This re-imagined classic octave fuzz is mean, massive, and musical.
What is it about octave fuzz? Hendrix-based hero associations aside, there’s something else that draws us in. It’s a sound that’s a bit filthy, a bit decadent, tough, chaotic, and exploding with sass—like the electric feel of strutting big city streets in the wee hours. Like all rich and intoxicating things, octave fuzz is best in moderation. But used with discretion and timing, it’s one of the most distinctive ways to drive a riff or solo home.
MXR’s La Machine is as mean and heavy as a good octave fuzz should be. But there’s also a civility (and we use that word loosely) that makes it very rewarding and a bit more user-friendly—an octave fuzz that works as well for the neophyte as the experienced octave fuzzist.
More Miniscule Machine Gun
As the name coyly suggests, La Machine is inspired by the Foxx Tone Machine, a (literally) fuzzy, flocked octave-fuzz box that appeared at the height of the early-’70s effects boom. While not as renowned as the Octavia or Univox Super-Fuzz, many would argue the Tone Machine was more versatile and sounded every bit as good as those icons.
Because MXR flipped the PCB on La Machine, it’s hard to know what means they use to approximate the Tone Machine’s combination of fuzz corpulence and octave wail. But the control set on the compact La Machine is virtually identical, save for a small push button for the octave function that stands in for the Foxx’s side-mounted toggle switch. For Tone Machine devotees that kept space-hogging originals off their boards, MXR’s smaller path to comparable tones will be a godsend.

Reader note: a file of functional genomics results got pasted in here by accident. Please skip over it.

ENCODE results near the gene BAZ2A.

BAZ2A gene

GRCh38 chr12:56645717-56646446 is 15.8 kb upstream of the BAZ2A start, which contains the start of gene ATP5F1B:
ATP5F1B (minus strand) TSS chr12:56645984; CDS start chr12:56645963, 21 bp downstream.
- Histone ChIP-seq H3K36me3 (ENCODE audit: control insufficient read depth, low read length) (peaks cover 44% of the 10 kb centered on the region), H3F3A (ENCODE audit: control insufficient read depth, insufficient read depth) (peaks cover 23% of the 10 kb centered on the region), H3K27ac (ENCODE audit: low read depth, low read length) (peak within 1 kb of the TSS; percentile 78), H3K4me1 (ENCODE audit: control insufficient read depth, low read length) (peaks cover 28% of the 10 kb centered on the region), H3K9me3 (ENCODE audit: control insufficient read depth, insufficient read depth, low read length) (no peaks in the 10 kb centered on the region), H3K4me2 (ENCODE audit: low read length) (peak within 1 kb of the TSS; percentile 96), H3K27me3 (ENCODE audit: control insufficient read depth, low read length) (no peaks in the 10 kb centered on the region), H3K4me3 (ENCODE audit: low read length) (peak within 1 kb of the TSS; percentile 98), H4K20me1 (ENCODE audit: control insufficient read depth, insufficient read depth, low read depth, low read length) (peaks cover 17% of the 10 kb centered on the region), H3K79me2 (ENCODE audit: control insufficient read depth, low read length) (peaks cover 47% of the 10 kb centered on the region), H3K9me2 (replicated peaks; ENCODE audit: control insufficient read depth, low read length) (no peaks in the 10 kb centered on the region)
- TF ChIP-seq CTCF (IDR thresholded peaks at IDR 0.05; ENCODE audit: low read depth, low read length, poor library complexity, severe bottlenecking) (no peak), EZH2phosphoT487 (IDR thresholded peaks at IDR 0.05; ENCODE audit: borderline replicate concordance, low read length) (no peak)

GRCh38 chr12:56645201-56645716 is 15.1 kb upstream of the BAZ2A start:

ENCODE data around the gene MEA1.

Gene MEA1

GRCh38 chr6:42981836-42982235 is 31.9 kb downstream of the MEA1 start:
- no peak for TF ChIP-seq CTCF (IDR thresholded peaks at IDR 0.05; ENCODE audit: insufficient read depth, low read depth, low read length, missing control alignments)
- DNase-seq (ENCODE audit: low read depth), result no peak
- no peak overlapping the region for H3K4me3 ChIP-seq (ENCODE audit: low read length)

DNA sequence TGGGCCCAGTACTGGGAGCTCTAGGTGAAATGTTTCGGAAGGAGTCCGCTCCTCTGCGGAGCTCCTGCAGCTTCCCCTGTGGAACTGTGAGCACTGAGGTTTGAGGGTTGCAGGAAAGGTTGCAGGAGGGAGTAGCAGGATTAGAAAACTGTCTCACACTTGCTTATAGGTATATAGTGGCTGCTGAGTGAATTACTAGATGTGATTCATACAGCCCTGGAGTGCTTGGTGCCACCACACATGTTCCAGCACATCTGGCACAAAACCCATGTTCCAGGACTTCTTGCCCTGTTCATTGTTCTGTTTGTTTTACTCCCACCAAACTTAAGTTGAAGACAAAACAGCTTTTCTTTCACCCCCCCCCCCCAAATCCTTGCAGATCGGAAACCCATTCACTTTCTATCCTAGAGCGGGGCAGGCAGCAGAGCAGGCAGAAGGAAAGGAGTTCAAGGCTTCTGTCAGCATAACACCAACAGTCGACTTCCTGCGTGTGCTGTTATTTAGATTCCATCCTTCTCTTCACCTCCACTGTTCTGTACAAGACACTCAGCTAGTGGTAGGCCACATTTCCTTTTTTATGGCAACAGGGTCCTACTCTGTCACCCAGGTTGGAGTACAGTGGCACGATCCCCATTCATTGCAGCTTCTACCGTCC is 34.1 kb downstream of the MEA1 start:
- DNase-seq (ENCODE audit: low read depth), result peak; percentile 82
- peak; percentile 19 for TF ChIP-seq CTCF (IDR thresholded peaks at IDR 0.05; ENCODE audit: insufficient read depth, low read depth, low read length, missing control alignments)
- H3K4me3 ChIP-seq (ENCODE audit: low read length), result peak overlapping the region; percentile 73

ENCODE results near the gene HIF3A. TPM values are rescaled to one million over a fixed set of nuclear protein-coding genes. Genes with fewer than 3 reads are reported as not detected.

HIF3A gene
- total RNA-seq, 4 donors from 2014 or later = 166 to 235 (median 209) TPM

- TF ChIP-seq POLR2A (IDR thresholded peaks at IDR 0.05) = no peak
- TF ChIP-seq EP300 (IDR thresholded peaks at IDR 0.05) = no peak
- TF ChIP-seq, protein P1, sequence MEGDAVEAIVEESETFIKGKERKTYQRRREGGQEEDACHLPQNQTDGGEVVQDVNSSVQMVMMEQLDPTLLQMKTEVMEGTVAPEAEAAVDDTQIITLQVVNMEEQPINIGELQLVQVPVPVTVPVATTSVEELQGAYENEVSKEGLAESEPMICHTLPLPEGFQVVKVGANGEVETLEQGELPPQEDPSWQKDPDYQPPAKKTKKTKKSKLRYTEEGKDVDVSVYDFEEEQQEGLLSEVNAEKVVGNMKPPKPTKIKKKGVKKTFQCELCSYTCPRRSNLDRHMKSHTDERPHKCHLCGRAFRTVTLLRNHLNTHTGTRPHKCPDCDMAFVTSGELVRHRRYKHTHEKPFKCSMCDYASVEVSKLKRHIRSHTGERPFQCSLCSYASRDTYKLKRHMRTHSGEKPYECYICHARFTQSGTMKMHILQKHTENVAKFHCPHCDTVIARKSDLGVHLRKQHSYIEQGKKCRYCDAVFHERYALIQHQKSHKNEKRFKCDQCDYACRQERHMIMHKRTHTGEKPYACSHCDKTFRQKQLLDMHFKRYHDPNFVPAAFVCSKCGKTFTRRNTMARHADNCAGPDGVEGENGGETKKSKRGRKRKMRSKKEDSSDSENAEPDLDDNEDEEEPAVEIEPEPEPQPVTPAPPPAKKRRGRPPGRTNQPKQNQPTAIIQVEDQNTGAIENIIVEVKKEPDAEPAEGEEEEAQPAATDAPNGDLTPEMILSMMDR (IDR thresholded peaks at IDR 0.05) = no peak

Like a lot of fuzz seekers, I always enjoyed the Tone Machine’s two-headed versatility. Again, La Machine excels at this duality. The basic fuzz is huge and more Big Muff-like than the fuzz on the original Tone Machine. But it’s varied, responsive, and wide-ranging enough to be the only fuzz on your board.
The fattest fuzz tones are abloom with harmonics, exhibiting a high-caloric feel that evokes a cross between ’70s and Sovtek-era Muffs, but with a little less compression and slightly more immediate pick response. La Machine can also generate mid-’60s-style insect buzz with uncommon sustain when you set the tone and distortion controls just right. Few fuzzes cross over from Beck-era Yardbirds to desert rock excess with such ease.
Like the basic fuzz, the octave effect is very adaptive, malleable, and responsive to input from the tone and distortion controls. Dialing back the distortion highlights how good the octave signal can sound without the low-end support of the fuzz. In this environment, an octave signal can sound stark naked, but La Machine exhibits a singing quality that players will find more forgiving than what’s offered by typical octave boxes.
With the fuzz and octave raging at once, La Machine is monstrous. It can add extra tonnage to Band of Gypsys leads or deliver you to stoner rock heaven. This is one of the smoother pairings of octave and fuzz you’ll encounter too. And though you still get all the glorious, glitchy phase cancellations and ghost harmonics you want from an octave fuzz, there’s a smoothness to chords and a touch sensitivity that you don’t hear and feel as readily in other octave units.
La Machine is a great octave fuzz for players who find the Octavia or Super-Fuzz a little too hectic and tough to wrangle. It’s smoother than those units and the fuzz is more in line with players who like a little more gain, more Muff-like flavors, and a more modern touch. And it carries a real cool price for a MXR Custom Shop pedal. Don’t wait too long though—word is, they aren’t making many.
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